Thanks for your blog, and book.
You've mentioned you have small children. How do they protect themselves? Or, how do you teach them to protect themselves Do they become victims of the same kind of violence mounted against adults? Your book portrays a country that is unsafe - yet surely your kids must travel to and from school?
My children are aged 8 and under - how do you possibly prepare a child for what's ahead? They aren't getting a glock for christmas ;)
Hi Christine. Yes, I have two boys. One is seven and the other one just turned 1 year old.
We do our best to protect them and we’ve got things organized in such a way that we minimize risk as much as possible.
Kids are victims just like adults. There’s no criminal code anymore, they shoot and hurt little children just as well, a mother with a child is an easy victim. My wife herself, she was taken hostage when very little during a home robbery, they put a gun to her head.
We don’t go to places that are not that safe, we don’t go out at night with them, try to avoid doing so ourselves too. School is just a block away.
Of course this isn’t much of a life, and few people are this paranoid about security but we are, mostly because we don’t see this situation of ours as permanent and hope to move soon, so we don’t want to get sloppy when we are closest to leaving the country.
How do we prepare them? Well, we bring them up tough. A minimum amount of whining is tolerated, I encourage my son to fight and teach him to do so, he’s got to solve problems himself, even at school.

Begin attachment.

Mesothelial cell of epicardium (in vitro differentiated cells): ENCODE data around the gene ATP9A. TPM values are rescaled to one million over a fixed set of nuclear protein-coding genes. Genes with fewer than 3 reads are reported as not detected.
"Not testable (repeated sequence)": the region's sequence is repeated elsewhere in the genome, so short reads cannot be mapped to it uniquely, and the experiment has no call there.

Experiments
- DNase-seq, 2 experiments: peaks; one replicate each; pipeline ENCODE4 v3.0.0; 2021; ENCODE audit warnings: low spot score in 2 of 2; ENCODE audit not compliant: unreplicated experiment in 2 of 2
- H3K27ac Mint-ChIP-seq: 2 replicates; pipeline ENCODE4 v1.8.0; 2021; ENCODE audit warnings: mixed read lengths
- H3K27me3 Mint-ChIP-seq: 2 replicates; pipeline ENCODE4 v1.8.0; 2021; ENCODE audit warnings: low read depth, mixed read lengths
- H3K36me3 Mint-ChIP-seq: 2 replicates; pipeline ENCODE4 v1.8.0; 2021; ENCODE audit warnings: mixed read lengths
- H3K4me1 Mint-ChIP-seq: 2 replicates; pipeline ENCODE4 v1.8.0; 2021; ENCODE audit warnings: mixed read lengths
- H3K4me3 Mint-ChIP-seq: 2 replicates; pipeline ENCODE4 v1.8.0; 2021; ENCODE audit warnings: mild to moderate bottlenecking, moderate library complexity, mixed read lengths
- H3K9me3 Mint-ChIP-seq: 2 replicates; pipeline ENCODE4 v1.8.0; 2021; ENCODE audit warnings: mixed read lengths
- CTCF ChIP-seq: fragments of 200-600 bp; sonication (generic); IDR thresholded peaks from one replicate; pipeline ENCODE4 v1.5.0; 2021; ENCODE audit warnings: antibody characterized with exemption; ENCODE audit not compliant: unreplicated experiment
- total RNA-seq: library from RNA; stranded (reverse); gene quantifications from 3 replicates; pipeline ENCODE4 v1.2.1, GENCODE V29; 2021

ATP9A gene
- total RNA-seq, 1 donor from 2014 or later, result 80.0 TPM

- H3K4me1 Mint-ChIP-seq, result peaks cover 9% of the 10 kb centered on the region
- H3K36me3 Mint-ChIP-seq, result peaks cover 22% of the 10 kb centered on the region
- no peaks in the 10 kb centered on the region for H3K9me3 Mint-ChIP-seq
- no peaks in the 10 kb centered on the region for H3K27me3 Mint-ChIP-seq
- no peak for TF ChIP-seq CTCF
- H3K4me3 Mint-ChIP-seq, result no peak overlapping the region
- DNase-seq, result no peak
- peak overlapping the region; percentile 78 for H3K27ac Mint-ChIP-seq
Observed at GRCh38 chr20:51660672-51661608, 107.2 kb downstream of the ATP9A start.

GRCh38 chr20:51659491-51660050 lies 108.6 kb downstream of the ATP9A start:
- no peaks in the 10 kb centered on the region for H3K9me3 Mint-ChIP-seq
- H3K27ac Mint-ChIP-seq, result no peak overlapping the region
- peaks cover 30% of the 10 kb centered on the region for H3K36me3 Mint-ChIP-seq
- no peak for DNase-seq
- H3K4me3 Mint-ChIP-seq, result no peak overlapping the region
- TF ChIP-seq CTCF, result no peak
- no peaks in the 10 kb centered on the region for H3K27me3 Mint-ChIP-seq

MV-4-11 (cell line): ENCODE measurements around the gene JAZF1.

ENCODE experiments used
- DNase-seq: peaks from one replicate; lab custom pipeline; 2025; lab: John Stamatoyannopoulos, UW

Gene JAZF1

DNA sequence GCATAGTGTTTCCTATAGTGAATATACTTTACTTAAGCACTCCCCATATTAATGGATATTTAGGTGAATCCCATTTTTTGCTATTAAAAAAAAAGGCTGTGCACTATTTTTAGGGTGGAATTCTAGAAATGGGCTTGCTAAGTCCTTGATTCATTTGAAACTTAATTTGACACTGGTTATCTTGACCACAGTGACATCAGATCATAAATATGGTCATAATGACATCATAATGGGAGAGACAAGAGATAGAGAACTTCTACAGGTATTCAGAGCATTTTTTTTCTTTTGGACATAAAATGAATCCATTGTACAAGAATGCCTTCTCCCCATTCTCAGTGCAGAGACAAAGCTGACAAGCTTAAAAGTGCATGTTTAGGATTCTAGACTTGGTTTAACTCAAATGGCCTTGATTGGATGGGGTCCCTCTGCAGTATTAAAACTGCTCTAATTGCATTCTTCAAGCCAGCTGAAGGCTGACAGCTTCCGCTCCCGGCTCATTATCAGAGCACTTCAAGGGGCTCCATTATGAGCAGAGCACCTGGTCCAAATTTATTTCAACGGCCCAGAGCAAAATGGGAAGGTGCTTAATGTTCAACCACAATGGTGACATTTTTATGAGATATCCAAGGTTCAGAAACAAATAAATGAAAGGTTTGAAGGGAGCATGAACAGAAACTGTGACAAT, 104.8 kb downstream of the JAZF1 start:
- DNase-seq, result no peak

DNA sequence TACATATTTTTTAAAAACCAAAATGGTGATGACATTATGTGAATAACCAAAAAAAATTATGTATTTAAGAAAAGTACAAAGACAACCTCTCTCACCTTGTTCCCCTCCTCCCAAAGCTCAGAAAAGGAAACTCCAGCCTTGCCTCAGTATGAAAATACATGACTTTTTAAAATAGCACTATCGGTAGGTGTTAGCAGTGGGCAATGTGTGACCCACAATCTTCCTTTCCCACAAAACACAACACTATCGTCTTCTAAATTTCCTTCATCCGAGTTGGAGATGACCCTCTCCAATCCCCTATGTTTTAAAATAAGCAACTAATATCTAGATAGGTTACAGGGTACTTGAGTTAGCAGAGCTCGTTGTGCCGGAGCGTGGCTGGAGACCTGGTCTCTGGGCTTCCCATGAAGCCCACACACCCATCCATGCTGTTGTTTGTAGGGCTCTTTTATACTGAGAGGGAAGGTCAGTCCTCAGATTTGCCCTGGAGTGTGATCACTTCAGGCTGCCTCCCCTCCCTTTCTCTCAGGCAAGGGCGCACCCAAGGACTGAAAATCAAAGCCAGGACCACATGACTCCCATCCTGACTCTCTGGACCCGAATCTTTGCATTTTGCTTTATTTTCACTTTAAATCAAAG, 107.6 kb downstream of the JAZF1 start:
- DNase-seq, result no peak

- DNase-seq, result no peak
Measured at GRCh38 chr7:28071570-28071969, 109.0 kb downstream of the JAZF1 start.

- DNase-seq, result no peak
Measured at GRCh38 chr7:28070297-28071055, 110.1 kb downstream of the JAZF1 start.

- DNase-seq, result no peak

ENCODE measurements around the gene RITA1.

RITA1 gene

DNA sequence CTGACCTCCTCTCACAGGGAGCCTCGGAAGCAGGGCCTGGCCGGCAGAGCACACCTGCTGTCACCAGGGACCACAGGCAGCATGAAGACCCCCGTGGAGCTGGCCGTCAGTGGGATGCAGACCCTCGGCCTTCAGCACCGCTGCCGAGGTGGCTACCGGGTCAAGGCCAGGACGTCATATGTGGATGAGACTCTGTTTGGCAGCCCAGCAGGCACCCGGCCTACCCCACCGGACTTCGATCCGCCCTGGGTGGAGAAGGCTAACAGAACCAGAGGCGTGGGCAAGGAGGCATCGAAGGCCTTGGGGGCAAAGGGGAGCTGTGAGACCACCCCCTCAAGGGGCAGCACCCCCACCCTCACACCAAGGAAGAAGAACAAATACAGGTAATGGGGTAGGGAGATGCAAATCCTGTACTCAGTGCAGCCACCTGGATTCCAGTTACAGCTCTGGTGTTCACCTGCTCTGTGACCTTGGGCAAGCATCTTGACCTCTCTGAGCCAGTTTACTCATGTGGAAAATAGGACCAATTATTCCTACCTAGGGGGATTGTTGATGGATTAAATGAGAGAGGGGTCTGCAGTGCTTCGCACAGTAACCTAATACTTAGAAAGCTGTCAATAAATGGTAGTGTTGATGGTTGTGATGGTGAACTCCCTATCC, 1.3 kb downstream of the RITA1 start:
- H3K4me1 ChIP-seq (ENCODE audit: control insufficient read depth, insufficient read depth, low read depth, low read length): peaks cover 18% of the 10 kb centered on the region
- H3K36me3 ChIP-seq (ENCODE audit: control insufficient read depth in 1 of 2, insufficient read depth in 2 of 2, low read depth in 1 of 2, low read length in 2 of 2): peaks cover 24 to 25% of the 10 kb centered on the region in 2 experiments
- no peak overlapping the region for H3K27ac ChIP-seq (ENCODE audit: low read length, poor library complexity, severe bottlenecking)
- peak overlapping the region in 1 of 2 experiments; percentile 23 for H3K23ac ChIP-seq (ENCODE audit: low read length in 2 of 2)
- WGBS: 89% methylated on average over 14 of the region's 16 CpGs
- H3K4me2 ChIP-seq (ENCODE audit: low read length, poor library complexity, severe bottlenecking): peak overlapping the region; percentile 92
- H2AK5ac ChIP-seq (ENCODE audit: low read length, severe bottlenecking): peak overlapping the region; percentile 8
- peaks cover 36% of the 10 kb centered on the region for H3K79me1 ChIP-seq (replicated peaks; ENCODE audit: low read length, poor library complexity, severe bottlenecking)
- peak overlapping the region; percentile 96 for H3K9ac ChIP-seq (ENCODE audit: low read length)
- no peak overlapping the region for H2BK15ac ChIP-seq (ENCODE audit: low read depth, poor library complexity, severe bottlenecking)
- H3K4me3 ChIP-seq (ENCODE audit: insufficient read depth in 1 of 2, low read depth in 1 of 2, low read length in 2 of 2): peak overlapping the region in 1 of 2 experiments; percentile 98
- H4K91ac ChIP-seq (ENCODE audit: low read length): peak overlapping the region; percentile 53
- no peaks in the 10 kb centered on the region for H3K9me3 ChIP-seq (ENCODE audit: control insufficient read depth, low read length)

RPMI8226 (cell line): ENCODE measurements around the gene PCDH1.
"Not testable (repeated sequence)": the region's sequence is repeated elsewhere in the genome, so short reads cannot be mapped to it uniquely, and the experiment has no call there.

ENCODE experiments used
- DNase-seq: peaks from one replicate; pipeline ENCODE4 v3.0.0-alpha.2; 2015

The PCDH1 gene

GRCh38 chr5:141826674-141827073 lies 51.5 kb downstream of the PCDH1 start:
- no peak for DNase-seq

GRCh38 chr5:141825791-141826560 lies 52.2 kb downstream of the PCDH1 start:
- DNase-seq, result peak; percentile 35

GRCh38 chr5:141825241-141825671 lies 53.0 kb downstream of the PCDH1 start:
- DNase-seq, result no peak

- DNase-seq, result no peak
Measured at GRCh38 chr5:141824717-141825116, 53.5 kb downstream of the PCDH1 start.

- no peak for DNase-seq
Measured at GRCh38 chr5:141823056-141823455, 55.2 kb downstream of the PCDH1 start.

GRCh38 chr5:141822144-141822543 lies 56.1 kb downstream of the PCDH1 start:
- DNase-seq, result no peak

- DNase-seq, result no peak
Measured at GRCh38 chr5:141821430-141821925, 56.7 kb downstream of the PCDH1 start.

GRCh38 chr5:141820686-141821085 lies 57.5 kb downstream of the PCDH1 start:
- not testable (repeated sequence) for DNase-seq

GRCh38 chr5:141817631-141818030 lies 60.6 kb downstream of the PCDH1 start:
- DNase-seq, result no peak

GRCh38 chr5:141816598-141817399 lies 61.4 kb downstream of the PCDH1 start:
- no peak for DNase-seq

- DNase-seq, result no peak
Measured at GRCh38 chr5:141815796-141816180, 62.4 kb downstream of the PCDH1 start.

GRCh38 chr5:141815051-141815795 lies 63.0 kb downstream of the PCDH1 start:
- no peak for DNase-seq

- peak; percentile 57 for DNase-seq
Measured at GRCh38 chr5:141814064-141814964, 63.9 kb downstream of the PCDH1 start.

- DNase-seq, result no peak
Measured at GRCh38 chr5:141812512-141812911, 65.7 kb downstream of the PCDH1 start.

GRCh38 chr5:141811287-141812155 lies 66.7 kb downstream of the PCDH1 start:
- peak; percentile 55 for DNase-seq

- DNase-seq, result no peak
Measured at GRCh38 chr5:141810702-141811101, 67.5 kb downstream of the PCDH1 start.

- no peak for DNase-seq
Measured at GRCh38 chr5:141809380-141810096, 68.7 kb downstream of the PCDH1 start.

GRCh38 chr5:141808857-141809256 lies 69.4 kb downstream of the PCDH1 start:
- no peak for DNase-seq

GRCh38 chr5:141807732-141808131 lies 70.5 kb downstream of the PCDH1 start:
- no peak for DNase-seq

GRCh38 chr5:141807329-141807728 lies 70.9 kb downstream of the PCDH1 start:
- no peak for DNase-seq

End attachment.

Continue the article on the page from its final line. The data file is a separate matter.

When playing I teach him how to punch, kick, step on the foot and hit with the head when grabbed from behind, among others. You can play and teach them as well.
He goes to a good private school, bilingual, but even there, schools here are a bit different to what Americans are used to. He has to learn to defend himself since teachers rarely do anything about bullies and such. There’s even a boy in his class that brings a knife to school and threatens classmates with it, yet no one does anything about it. Such a thing, if reported in USA, would have the boy most likely expelled or at least the knife taken away from him, but here that’s not the case.
A few weeks ago for example, a bully grabbed my son and wouldn’t let go. My son kneed him in the groin and punched him in the face. Since we “play” fight ever day, he punches real good. The boy dropped to the floor and stayed there, crying.
That day we received a note from school saying that Tommy kicked a boy in the testicles and punched him in the face, and that we should talk with him about it. Well, I did, and congratulated him for defending himself when he explained to me what happened.
In more normal schools, in a serious country, I’d tell him to go talk to the teacher if he has a problem with a classmate, but here they have to learn to fend for themselves.
He’s a good boy, a bit too quick to solve problems with his little fists, but I wouldn’t have it any other way.
We went shooting for the first time a couple weeks ago. He shot for the first time with a real gun, a 22LR. Of course, I was behind him at all times.I used to walk to school and back home when I was a bit older than my son is right now, walked the two blocks. But times have changed and its no longer safe. Some parents don’t care, but we do, and I know its not the same anymore.